Seven years after the massacre, people still wandered around with deadened eyes. Entire streets of homes lay abandoned. Factories and shops were almost all closed. And I conducted one of the most harrowing interviews in a 40-year career.
The man I spoke to, Hakija Hadzic, was another of Srebrenica’s few male survivors — yet such was the extent of his mental torment, he told me, that he wished every day that he had died with his comrades. Like Almir’s father, he too had attempted to escape Serbian forces by fleeing through woodland, hoping to find his way to Bosniak-held territory.
For hours he drove himself on, evading the search-parties who combed the forest, tricking many Muslims to surrender by shouting that they would be treated humanely and swapped for Serb prisoners.
Eventually, however, he gave himself up. Stripped of his boots, he and dozens more prisoners were forced to sit for hours in the baking sun.
Then the fearsome Serb Commander Ratko Mladic, the so-called Butcher of Bosnia now serving life for genocide and crimes against humanity, dismounted his armoured car to address them.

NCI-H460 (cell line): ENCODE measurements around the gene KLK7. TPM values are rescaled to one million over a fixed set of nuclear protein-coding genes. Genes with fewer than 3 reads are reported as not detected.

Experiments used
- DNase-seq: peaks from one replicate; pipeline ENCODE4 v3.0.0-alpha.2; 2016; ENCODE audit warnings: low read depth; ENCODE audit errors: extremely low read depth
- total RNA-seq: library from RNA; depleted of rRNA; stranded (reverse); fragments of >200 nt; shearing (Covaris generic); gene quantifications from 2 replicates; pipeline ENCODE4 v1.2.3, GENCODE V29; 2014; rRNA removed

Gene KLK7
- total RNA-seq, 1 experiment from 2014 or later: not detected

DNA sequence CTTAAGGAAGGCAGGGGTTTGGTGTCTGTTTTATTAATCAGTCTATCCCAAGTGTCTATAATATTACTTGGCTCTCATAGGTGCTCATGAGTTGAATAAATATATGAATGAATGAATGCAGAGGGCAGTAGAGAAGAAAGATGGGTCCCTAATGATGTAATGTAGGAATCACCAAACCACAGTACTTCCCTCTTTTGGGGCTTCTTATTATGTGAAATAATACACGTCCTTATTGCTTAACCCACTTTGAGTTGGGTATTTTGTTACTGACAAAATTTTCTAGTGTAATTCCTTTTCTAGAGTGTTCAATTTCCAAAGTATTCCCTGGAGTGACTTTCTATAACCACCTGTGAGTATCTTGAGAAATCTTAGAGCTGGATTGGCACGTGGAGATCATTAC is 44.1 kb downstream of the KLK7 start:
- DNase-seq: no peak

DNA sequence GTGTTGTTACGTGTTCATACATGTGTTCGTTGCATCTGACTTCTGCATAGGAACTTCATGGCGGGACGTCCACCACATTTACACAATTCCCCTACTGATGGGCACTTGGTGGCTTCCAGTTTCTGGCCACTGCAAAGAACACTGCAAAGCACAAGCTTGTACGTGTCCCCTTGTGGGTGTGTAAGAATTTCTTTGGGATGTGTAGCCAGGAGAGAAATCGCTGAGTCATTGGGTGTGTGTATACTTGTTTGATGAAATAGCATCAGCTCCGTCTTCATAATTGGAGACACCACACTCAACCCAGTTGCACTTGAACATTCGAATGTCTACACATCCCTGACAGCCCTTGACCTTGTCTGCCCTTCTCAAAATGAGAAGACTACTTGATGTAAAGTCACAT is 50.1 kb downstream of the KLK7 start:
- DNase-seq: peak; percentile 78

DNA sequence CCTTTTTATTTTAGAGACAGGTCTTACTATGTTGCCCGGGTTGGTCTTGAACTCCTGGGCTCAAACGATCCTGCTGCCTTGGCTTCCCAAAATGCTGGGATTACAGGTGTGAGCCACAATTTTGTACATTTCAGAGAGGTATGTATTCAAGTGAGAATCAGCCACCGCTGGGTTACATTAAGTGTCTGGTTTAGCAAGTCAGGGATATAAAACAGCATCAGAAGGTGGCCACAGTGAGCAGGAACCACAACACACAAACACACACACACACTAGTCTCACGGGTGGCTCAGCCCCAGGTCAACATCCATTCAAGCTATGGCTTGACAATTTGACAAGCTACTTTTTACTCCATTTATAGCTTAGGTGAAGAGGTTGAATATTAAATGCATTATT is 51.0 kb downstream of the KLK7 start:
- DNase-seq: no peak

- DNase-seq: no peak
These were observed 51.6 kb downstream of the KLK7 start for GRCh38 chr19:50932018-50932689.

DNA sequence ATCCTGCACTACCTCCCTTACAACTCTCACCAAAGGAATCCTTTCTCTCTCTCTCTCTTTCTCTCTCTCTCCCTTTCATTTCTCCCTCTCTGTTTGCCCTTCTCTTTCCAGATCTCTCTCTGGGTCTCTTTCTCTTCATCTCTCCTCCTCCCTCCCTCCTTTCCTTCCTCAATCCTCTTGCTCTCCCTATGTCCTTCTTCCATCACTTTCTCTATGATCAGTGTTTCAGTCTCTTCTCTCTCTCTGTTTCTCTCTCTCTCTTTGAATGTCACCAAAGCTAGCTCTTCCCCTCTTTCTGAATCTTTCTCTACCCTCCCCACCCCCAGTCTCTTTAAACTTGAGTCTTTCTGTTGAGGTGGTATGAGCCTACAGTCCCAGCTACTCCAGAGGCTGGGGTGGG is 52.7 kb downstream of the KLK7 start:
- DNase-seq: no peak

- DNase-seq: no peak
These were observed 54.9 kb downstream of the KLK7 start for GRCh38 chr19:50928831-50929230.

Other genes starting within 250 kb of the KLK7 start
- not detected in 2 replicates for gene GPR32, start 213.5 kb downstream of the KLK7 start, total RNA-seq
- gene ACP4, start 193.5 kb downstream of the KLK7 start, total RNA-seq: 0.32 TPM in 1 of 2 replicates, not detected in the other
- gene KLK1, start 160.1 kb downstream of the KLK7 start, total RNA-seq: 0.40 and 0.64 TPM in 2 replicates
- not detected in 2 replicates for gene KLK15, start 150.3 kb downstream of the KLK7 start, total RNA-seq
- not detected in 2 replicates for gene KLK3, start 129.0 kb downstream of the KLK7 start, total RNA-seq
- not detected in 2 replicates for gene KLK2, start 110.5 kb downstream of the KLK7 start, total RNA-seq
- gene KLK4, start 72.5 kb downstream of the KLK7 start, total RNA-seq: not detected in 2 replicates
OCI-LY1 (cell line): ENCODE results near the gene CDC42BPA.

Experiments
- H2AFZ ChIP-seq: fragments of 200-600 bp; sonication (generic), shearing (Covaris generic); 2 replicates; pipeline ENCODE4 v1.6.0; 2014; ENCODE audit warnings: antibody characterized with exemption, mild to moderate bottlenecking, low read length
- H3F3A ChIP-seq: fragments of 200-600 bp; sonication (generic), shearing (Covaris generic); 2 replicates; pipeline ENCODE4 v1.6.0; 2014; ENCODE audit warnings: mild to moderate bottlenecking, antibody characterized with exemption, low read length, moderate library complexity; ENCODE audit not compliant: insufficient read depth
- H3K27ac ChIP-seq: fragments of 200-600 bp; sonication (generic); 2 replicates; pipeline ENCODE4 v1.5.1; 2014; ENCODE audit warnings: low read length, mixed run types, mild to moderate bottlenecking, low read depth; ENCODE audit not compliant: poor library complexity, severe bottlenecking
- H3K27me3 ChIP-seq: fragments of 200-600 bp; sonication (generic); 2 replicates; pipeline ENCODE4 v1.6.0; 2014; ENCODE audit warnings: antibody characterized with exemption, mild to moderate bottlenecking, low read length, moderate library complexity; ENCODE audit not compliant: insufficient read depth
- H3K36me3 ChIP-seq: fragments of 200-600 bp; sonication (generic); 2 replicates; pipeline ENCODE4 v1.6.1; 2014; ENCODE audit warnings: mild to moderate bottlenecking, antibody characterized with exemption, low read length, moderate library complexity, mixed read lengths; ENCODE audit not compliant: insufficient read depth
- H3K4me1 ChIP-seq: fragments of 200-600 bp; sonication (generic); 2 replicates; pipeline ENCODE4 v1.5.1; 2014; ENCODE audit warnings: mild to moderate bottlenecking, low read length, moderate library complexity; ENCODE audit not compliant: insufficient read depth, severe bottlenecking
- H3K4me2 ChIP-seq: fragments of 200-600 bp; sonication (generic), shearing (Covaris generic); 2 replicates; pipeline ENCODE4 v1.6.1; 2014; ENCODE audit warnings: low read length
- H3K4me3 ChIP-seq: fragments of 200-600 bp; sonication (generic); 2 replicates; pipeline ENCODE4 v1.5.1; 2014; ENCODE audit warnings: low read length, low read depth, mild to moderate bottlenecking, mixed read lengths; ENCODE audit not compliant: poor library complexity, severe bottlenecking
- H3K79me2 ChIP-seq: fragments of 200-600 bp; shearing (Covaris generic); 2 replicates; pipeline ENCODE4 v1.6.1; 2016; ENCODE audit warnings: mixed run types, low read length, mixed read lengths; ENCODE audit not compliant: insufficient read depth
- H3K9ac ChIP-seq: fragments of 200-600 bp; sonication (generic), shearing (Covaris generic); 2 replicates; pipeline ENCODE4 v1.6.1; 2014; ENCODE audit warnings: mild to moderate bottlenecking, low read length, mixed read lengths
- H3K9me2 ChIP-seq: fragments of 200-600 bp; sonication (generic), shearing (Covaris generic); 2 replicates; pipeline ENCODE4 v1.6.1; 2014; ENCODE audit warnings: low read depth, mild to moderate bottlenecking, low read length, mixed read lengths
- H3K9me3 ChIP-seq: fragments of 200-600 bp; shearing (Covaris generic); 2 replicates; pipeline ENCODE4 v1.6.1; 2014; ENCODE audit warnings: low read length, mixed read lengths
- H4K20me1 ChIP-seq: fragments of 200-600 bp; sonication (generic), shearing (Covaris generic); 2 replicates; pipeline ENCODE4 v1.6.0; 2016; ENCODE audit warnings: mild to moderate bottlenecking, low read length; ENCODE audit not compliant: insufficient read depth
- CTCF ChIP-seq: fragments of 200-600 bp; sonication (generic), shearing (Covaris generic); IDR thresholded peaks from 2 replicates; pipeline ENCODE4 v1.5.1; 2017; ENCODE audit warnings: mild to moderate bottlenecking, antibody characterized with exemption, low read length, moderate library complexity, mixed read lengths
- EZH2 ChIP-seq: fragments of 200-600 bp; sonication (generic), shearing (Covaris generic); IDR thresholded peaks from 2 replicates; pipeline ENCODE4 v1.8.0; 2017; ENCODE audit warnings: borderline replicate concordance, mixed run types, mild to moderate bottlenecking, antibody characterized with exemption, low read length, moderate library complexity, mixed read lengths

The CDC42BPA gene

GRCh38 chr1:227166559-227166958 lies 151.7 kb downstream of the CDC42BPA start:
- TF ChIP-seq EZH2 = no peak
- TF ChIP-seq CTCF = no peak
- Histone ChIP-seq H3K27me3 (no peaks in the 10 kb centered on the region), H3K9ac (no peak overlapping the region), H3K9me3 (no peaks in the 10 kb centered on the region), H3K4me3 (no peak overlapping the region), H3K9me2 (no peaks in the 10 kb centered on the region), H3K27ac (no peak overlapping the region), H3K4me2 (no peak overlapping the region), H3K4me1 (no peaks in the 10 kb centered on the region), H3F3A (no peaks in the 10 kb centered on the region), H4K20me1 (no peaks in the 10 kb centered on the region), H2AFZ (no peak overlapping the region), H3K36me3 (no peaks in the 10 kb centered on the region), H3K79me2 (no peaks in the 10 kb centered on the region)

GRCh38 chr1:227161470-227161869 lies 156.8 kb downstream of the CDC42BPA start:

In empathetic tones, the burly general promised them fresh boots, food and drinking water, and said they would be united with their families.
It was a cynical lie; as calculatingly evil as that which persuaded thousands of unsuspecting Jews into the Nazi death camps.
As Mladic strode away, Hadzic, then 51, and a harmless farmer with a wife and three children, and the other captives were driven to a farm warehouse and ordered inside.
When the stifling room was filled to capacity, the shuttered windows and doors were suddenly opened and the men were mown down in a blizzard of fire from machine guns, grenades and bazookas. Men were heaped on top of one another, writhing and groaning, blood drenched the straw-matted ground.
Only three got out of that warehouse alive. One was Hadzic, who lay under a pile of corpses for 24 hours, pretending to be dead, ignoring the Serbs’ false entreaties for anyone still alive to declare themselves, whereupon they would be spared and enrolled in the Serbian army. Those who did stand up were promptly shot.